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Why Do Catalytic Converters Go Bad? [12 Reasons Explained]

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Like any mechanical part in a vehicle, catalytic converters will eventually wear down and must get replaced. But what causes a catalytic converter to fail? We did some research to figure out more.

There are more than a few reasons why a catalytic converter goes bad. Here are some of the most common causes:

  1. Age and mileage
  2. Overheating
  3. Contaminated oil
  4. Bad fuel
  5. Low coolant level
  6. Unburned fuel
  7. Faulty oxygen sensor
  8. Road damage
  9. Short trips
  10. Fuel additives
  11. Bad spark plugs/wires
  12. Exhaust leak

As you can see, there are many problems that can cause your catalytic converter to fail. In this article, we will discuss each of these in more detail. Also, we will answer other frequently asked questions about catalytic converters, so read on!

Catalytic converter. Exhaust system of a modern car bottom view, Why Do Catalytic Converters Go Bad? [12 Reasons Explained]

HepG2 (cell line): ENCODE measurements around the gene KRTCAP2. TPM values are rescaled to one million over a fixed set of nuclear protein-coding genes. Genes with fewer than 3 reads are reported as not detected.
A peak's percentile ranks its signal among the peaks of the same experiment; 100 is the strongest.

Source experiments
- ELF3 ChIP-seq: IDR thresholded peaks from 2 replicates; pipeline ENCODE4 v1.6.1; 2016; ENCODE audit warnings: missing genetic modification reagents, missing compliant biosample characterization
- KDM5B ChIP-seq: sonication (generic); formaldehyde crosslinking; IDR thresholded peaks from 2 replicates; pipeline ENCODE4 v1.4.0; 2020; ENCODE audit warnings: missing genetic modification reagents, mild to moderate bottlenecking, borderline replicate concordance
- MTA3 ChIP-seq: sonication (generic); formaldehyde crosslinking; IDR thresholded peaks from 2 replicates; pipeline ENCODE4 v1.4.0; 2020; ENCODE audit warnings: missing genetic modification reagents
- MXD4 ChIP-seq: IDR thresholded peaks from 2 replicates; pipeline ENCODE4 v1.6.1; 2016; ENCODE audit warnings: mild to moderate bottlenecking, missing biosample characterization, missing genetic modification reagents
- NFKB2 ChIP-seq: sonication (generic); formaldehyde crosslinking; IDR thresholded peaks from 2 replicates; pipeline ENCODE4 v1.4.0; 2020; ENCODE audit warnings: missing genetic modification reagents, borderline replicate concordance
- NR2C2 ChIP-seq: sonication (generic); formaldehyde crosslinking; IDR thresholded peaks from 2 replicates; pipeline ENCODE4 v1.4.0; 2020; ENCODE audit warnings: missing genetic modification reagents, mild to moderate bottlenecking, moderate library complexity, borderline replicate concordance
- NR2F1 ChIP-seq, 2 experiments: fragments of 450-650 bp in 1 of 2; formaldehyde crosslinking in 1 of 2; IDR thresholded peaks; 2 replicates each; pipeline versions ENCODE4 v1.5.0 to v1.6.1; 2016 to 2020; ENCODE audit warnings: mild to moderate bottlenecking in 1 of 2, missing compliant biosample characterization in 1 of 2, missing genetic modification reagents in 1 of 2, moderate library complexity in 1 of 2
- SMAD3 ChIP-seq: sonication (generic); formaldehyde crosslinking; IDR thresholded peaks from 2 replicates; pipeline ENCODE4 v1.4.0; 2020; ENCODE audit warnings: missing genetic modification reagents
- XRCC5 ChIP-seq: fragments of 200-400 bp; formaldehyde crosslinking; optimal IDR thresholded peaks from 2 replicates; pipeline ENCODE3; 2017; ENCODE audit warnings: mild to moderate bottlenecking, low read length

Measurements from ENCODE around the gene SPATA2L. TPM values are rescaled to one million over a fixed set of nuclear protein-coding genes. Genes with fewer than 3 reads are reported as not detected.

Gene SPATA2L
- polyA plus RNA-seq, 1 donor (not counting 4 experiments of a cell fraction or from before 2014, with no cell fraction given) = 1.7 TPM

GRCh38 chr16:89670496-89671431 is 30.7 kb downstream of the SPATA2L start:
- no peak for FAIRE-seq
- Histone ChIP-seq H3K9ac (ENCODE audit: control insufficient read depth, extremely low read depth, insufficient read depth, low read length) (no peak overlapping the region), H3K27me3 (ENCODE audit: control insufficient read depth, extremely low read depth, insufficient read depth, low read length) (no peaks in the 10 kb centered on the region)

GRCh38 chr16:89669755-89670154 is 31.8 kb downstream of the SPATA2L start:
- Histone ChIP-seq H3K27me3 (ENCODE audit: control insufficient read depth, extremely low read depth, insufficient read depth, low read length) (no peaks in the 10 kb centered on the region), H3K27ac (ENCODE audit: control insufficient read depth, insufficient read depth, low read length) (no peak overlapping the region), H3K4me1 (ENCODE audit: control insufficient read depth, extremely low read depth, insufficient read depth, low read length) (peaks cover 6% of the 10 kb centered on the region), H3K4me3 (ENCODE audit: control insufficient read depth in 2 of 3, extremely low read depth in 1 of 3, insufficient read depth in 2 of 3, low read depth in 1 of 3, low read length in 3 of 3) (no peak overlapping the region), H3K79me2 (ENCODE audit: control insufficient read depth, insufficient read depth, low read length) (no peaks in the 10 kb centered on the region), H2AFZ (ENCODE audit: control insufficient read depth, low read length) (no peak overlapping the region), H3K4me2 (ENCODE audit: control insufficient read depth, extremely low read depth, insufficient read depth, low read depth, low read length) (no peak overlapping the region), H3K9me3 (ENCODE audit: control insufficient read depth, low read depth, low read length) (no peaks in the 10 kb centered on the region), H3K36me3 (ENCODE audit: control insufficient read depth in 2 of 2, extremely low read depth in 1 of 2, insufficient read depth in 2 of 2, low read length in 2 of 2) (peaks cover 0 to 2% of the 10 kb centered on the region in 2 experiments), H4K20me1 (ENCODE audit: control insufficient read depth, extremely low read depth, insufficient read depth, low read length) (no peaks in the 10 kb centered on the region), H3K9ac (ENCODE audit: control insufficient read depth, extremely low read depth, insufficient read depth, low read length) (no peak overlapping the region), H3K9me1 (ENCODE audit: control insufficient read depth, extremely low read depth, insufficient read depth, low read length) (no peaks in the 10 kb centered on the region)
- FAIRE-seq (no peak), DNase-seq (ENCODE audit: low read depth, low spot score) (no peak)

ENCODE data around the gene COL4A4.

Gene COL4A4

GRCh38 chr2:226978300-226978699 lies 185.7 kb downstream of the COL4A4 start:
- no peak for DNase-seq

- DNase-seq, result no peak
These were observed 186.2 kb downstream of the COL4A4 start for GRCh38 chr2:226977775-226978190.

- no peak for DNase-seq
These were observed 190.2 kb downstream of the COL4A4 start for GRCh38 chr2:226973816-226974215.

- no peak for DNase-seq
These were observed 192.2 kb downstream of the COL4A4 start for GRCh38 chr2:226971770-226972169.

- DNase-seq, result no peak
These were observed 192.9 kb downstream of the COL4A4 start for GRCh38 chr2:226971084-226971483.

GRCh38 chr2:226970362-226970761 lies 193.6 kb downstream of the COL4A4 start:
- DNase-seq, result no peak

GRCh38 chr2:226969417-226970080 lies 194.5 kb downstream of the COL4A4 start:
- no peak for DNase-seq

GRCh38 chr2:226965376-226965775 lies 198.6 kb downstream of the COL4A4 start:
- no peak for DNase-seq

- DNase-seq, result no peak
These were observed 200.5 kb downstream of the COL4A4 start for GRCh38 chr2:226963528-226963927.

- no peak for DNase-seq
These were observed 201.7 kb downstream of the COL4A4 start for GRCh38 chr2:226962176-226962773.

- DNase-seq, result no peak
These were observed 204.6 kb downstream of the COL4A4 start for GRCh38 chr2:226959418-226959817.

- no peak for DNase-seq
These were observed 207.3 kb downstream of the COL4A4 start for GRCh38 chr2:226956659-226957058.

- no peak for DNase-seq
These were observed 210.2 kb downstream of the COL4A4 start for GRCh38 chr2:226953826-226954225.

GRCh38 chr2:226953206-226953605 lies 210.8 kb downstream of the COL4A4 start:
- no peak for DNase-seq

What Can Cause A Catalytic Converter To Go Bad?

A catalytic converter is a device that helps to reduce the amount of pollution in a car's exhaust. It does this by converting harmful pollutants into less harmful ones.

Over time, however, catalytic converters can become clogged or damaged, causing them to be less efficient.

There are many things that cause a catalytic converter to go bad. Let's look at each one below:

A diesel particulate filter in the exhaust system in a car on a lift in a car workshop, seen from below.

1.Age and Mileage

Over time, catalytic converters can become clogged with built-up deposits. This is especially true if the car has a high mileage. On average, you can expect a catalytic converter to last around 10 years or 100,000 miles.

Before you buy a used car, always ask for a carfax report to avoid buying a car with a catalytic converter that needs replacing.

2. Overheating

If your car's engine overheats, it can damage the catalytic converter. That's because the converter is made of metals that can melt or distort when exposed to high temperatures.

To avoid damaging your catalytic converter, monitor your car's coolant and oil level and get any leaks fixed as soon as possible.

3. Contaminated Oil

If your car's oil is dirty or contaminated, it can clog the catalytic converter. That's because the oil can build up on the converter's honeycomb-shaped structure, restricting the flow of exhaust gases.